Promoting your Research toolkit help you access the tools and support you need to reach new audiences.

Public engagement at Manchester with online resources, case studies, training and a blog covering public engagement in all forms, providing expertise in public discourse, and to help you listen to the wider community, and involve the public in your work.

My Research Essentials for online and face to face training on publishing and peer review, tracking the impact of your research through publication and social media metrics and showcasing your research through your online profile

Open Access team provide information, help and support around depositing and making your work Open Access compliant.

Undertaking Research: Research governance, ethics and integrity

The Research Governance, Ethics and Integrity Team deals with all issues around

  • the University’s expectations of good research conduct
  • guidance to support researchers in meeting those expectations
  • regulations and legislation
  • research ethics including how to apply for ethics approval
  • information about compliance with the Human Tissue Act and how to register your tissue-based study
  • information about compliance with the Medicines for Human use (Clinical Trials) Regulations which govern clinical trials of investigational medicinal products
  • concerns about potential research misconduct

If you need to apply for ethical review by the University Research Ethics Committee (UREC) or by a Division/School template you MUST use the new online system for ethical review (ERM). More information can be found here:

On-line System for Ethical Review (ERM)

Undertaking Research: Research Data Management

Research Data Management is part of good research practice, improving the efficiency of the research process and making your research more reproducible. There is support available across the University to assist you with this:

  • Planning: Data Management Plans are a key part of funding applications and also a requirement of the University for every new research project. You can access the Data Management Planning Tool, guidance on writing data management plans and a data management plan review service available on the Research Data Management website.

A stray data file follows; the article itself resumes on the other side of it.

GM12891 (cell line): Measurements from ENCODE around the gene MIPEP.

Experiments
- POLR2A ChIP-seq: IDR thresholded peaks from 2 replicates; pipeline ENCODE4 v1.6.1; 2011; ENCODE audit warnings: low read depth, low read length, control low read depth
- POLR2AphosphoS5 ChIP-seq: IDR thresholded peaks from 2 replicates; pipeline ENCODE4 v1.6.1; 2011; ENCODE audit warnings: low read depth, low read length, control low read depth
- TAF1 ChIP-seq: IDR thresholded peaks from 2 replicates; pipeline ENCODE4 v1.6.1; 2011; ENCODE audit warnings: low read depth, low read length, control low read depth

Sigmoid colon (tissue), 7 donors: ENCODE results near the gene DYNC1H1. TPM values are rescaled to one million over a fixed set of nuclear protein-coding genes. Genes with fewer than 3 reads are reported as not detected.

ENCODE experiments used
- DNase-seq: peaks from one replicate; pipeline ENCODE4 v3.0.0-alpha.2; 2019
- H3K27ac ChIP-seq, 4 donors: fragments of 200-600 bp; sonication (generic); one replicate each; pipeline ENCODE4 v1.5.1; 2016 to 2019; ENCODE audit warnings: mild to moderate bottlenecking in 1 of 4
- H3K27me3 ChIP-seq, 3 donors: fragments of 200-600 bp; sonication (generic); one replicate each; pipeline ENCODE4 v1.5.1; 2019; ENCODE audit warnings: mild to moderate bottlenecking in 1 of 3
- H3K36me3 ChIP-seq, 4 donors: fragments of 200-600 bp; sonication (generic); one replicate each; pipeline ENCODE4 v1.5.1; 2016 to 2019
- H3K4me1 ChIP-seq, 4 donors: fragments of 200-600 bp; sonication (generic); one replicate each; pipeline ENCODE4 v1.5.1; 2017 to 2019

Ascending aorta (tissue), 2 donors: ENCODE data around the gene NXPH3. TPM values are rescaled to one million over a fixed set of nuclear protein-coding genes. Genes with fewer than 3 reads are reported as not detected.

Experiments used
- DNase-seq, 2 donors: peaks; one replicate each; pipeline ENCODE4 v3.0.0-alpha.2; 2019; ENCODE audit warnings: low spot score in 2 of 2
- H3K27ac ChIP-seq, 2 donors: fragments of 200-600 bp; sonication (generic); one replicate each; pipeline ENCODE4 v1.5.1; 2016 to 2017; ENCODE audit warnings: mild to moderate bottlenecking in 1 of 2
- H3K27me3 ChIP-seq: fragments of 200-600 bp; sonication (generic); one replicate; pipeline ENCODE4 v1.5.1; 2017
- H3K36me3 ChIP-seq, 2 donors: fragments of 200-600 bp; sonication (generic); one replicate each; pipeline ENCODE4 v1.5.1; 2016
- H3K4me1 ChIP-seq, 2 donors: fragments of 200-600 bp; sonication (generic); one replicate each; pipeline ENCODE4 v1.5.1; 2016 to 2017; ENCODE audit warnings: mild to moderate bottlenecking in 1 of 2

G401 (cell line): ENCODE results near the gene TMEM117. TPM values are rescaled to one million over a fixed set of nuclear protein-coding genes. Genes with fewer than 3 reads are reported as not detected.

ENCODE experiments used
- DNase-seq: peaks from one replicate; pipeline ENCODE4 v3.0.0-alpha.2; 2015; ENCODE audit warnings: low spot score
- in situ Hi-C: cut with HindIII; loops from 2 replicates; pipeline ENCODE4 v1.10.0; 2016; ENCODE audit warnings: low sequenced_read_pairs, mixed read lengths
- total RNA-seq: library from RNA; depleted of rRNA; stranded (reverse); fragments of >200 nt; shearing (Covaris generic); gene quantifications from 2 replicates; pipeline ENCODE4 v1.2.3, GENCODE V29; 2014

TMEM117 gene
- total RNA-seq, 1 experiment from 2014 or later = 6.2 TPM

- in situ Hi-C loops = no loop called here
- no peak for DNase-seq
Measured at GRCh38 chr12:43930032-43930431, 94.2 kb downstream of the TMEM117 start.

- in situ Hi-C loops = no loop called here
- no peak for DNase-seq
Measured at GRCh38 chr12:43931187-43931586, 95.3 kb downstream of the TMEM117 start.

• Storing: Research Data Storage is available from Research IT services, providing 8TB of replicated storage per project, free at the point of use for funded projects (excluding commercial funders).
  • Sharing: Sharing data has many benefits and most funders mandate some level of data sharing. Where possible the University recommends using the University’s supported institutional research data repository, Figshare, an easy to use cloud-based platform that can securely store and organise your research data and publish selected datasets that support your research, making these discoverable and citable. You can add datasets to your Pure profile.
  • Training: There are courses on Research Data Management available for staff and postgraduate students via My Research Essentials.
Undertaking Research: Specialised IT Resources and Services for Research

Research IT provide you with access to technology platforms and advanced skills encompassing high performance computing, and software and data engineering; large-scale research data storage and VMs for your research group; and data visualisation and analytics and research data storage.

There is a comprehensive range of training free of charge to all university researchers (and PGRs) on a wide variety of topics, for all abilities, including use of our computational platforms, specialist applications, programming and data visualisation through both online and in-person workshops.

To learn more about how the platforms and capabilities can help you in your research, follow the links below:

To keep up to date with Research IT activities, you may wish to follow Research IT on Twitter or subscribe to the monthly newsletter.

For information on purchasing IT equipment for work please contact IT Services.


Undertaking Research: Intellectual Property, Copyright Guidance and Entrepreneurship

Copyright Guidance: Copyright is legal protection for an author/creator which restricts the copying of an original work they have created. Find out how copyright affects your work and research by consulting the Copyright Guidance document and IP PolicyAny questions relating to copyright can be sent to

University of Manchester Innovation Factory can provide information on IP and how it may be relevant to your research the provides advice and guidance on the benefits of commercialisation to researchers. The University’s IP Policy should also be referred to.

For researchers who are interested in commercialising their ideas, information, advice and support on start-ups is available from the Masood Entrepreneurship Centre.

Managing your Career: Academic Career Path

After completing their PhD and/or work as a Post-doctoral Research Associate, many researchers aspire to an academic career.